Ballot Boxing: Looking at Contentious Races in Tuesday's Primary

It’s the eve of a particularly heated primary election for a number of heavily contested races, from the increasingly close presidential races in both parties to the high-profile, money-saturated slugfest for Cook County state's attorney.

Donald Trump and Hillary Clinton just a few weeks ago enjoyed comfortable margins of victory in Illinois, but recent surveys show those leads have shrunk.

A poll conducted by CBS News shows Trump receiving 38 percent and Ted Cruz pulling in 34 percent. The development comes after Trump canceled a Friday rally at the University of Illinois at Chicago after protests erupted.

[Video of Chicago Activist Rushing Trump Stage Goes Viral]

It also comes as there appears to be problems inside the Trump campaign. Politico reports Trump’s Illinois campaign director has been sidelined after “the Trump camp learned he made few inroads with get-out-the-vote efforts and organizing volunteers.”

On the Democratic side, Clinton may also be losing some ground to Bernie Sanders. The same survey from CBS News shows Sanders with a narrow lead with 48 percent to Clinton’s 46 percent. But another poll shows Clinton with 58 percent and Sanders with 45 percent, according to NBC News.

This comes as Sanders released two ads linking Clinton with embattled Mayor Rahm Emanuel in an effort to chip away at Clinton’s support from African-American voters.

Carol Marin spoke on Monday with Politico political reporter Natasha Korecki about the recent developments in the presidential primary and how they affect other races.

Korecki said Hillary Clinton’s campaign seems worried about Illinois, as Bernie Sanders has increased attack ads that connect her with Mayor Rahm Emanuel and the city’s handling of the Laquan McDonald shooting.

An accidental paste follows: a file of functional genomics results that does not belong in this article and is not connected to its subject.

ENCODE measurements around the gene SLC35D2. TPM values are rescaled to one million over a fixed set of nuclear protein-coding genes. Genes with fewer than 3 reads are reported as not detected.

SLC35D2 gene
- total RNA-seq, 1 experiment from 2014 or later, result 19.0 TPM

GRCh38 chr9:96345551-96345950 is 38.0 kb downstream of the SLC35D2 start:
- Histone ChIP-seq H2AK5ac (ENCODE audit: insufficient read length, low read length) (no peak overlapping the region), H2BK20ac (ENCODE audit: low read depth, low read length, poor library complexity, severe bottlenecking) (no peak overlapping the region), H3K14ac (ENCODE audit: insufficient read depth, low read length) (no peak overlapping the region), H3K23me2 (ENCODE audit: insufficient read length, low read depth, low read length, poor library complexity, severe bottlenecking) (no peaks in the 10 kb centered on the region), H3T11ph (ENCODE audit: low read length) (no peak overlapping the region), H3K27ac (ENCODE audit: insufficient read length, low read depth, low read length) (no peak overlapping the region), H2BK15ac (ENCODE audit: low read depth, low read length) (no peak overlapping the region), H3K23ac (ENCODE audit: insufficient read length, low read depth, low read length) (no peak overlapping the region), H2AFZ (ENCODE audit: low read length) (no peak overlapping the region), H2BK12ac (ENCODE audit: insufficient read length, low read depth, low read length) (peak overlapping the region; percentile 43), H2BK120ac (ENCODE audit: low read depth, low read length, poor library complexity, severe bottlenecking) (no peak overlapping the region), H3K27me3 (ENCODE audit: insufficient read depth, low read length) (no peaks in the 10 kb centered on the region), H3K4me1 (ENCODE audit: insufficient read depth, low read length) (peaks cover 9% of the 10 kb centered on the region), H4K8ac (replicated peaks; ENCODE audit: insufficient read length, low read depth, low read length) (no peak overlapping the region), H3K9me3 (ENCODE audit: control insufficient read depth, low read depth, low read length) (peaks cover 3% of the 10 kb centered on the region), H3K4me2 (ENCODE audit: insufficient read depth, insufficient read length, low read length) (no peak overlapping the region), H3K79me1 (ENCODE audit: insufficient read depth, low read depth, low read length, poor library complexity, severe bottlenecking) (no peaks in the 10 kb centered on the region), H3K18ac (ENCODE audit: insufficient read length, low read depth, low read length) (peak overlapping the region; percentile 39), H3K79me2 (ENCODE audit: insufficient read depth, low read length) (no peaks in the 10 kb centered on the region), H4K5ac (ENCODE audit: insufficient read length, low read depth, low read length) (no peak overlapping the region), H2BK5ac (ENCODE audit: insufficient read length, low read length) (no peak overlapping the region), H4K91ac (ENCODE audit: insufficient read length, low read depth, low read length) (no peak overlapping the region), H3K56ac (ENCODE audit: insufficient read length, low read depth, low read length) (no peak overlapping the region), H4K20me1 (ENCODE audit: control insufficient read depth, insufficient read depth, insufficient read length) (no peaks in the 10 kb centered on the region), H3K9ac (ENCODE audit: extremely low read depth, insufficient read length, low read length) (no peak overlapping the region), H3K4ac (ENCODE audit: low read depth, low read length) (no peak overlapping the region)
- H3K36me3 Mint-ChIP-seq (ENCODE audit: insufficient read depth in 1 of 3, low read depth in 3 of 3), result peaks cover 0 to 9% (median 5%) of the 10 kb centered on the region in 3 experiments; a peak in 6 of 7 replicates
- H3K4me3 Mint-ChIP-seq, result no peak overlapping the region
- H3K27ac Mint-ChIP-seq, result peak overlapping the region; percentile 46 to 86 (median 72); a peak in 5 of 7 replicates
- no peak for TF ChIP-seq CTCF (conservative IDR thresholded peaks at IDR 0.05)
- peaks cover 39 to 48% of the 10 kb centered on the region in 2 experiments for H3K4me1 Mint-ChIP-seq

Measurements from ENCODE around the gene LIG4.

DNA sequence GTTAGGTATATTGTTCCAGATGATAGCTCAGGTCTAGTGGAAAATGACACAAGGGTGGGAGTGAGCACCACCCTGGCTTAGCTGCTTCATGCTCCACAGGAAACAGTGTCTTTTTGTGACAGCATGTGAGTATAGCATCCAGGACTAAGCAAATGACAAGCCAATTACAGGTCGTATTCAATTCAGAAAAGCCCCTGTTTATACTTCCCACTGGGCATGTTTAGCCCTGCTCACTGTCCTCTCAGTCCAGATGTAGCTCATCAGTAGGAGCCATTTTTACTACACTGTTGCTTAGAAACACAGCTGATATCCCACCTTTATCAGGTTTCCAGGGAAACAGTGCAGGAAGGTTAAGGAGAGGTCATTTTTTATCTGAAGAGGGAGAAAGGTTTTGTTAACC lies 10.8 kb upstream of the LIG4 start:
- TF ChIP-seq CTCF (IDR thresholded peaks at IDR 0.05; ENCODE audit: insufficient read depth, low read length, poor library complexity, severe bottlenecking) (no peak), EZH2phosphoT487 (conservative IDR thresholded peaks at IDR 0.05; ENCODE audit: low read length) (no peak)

“There’s been a lot of shifting in just the last five or six days,” Korecki said. “Sanders smells blood in the water... He’s going after the black vote. It seemed like she had that sewn up. It’s turned a lot. The UIC event really energized a lot of his base.”

The Republicans are also increasing their appearances in Illinois ahead of Tuesday’s primary.

“Cruz had five stops in Illinois today, and I think that is indicative of his campaign feeling that they’re closing the gap with Donald Trump,” Korecki said.

Korecki said the UIC rally may have backfired for Trump.

“It did something that maybe the Democrats haven’t been able to do here so much, which is energize the Democratic base. These protestors in there, whether you agree or not, they feel like they had a victory that night… that is just spreading like wildfire.”

Korecki said which way voters go in the presidential election might impact the direction of the Cook County State’s Attorney Race.

“Bernie Sanders’ campaign was very smart to tie Hillary to Rahm, because then you’re tying Hillary to Laquan McDonald and Anita Alvarez,” Korecki said.

“I think Kim Foxx will benefit from Sanders, and Sanders will benefit from the people coming out for Kim Foxx in Cook County.”


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